In Five Days of August, a Porter was Killed and Five were Injured

In just five days of August 2018, six porters were wounded and killed by mines or direct firing by Iranian border guards. With the government ignoring the promises made by both the government and parliament officials to regularize their work, provide insurance, and create a legal market, the deaths and injuries of the porters continue on the western borders of Iran.

An informed source told Human Rights Watch Campaign in Iran, “The escalation of the conflict between Iranian border guards and armed Kurdish parties in 2018 has created more excuses for firing at porters. In addition to direct firing, the border guards put them in more danger by pushing porters into more dangerous and polluted landmines routes. The officials’ promises have been forgotten, but porter death and injury have grown since the border conflict between the Kurdish parties and the Revolutionary Guard has increased. Most of the previous routes are closed and the remaining routes are polluted with landmines or are very primitive and extremely hard to travel, which increases the Porters vulnerability.”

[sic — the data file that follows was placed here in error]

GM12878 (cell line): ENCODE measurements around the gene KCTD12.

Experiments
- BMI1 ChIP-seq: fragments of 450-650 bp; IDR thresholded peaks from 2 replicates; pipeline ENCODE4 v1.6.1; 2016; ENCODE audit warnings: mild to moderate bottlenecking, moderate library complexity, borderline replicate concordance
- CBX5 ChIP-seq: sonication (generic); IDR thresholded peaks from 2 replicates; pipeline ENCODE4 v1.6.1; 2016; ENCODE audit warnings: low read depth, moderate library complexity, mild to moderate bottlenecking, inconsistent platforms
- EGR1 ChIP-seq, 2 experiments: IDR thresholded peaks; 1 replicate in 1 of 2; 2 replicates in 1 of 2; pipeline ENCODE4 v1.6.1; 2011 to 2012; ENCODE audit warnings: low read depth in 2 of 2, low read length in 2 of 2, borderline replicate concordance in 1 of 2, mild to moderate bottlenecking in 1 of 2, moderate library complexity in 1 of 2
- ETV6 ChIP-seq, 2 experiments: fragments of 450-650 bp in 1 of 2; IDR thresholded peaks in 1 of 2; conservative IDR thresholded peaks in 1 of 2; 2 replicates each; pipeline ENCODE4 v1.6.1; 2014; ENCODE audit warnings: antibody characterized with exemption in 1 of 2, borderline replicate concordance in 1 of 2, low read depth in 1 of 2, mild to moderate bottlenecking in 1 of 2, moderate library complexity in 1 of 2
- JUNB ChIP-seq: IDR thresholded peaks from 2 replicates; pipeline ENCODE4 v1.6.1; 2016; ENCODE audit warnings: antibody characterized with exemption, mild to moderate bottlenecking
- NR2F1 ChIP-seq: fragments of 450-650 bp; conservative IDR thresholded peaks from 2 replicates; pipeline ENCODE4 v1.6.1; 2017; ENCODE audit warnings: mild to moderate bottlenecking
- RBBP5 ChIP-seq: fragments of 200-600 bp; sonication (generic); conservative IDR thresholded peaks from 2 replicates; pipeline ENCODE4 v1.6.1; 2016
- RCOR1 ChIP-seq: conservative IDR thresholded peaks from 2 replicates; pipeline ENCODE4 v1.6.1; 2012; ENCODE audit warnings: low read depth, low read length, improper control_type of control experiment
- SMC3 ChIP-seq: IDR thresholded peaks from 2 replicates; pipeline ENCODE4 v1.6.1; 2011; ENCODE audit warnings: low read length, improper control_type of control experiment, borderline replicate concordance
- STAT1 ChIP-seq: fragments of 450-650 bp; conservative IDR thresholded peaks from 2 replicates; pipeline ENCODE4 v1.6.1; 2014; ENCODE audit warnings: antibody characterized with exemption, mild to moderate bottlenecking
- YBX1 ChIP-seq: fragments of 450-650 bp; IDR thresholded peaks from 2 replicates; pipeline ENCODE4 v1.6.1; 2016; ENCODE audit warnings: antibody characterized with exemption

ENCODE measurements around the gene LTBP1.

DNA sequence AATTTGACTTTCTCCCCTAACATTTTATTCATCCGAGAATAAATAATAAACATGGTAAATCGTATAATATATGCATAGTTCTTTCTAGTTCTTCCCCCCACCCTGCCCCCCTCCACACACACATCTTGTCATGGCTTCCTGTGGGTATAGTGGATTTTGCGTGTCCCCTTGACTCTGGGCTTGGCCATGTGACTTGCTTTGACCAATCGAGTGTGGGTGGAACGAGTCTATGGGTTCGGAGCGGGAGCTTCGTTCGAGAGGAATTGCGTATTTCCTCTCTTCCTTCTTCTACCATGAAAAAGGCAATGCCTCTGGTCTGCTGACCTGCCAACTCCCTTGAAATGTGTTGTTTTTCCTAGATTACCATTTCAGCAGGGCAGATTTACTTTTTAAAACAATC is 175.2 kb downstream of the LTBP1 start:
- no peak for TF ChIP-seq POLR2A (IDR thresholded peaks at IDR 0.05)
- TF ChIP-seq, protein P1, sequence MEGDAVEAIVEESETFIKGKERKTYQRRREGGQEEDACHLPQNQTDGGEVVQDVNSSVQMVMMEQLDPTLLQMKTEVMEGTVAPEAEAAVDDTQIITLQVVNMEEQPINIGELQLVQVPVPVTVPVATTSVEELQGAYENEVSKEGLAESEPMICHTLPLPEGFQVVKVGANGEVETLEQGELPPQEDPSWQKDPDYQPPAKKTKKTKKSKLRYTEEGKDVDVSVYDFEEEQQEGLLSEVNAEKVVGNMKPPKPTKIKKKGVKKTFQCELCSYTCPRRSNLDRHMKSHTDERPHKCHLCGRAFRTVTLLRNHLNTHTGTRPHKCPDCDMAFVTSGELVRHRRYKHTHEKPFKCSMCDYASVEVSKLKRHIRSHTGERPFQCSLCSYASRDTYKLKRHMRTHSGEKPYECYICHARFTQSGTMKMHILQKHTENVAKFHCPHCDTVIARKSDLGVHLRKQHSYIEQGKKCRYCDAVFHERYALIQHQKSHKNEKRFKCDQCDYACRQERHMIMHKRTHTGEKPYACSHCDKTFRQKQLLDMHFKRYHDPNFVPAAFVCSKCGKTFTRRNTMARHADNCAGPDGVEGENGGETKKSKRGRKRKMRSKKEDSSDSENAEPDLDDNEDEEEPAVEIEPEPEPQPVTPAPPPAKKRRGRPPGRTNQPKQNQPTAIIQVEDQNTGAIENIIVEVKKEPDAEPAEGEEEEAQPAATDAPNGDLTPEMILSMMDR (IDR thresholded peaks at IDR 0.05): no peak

This Kurdish journalist told the campaign, “During the past five days, one porter was killed and five were injured. On August 24th, 2018, one porter was injured by direct firing. The next day, four porters walked over landmines, causing one death and three injuries. On August 27th, 2018, another porter was injured by a landmine. The government news agencies do not report on these incidents nor do anything about it. These incidents are only what local and regional human rights activists know, but statistics may be higher.”

Porters are people who, due to lack of employment and extensive economic problems in the border regions, are forced to transport goods from Iran to Iraq and vise versa using informal customs entry with a very low wages. Goods that are transported from Iran to the other side of the border by porters include fuel types such as gasoline, dried fruits and some domestic products, but what porters transfer to Iran are more “home appliances”, including televisions, refrigerators, and some other foreign goods.

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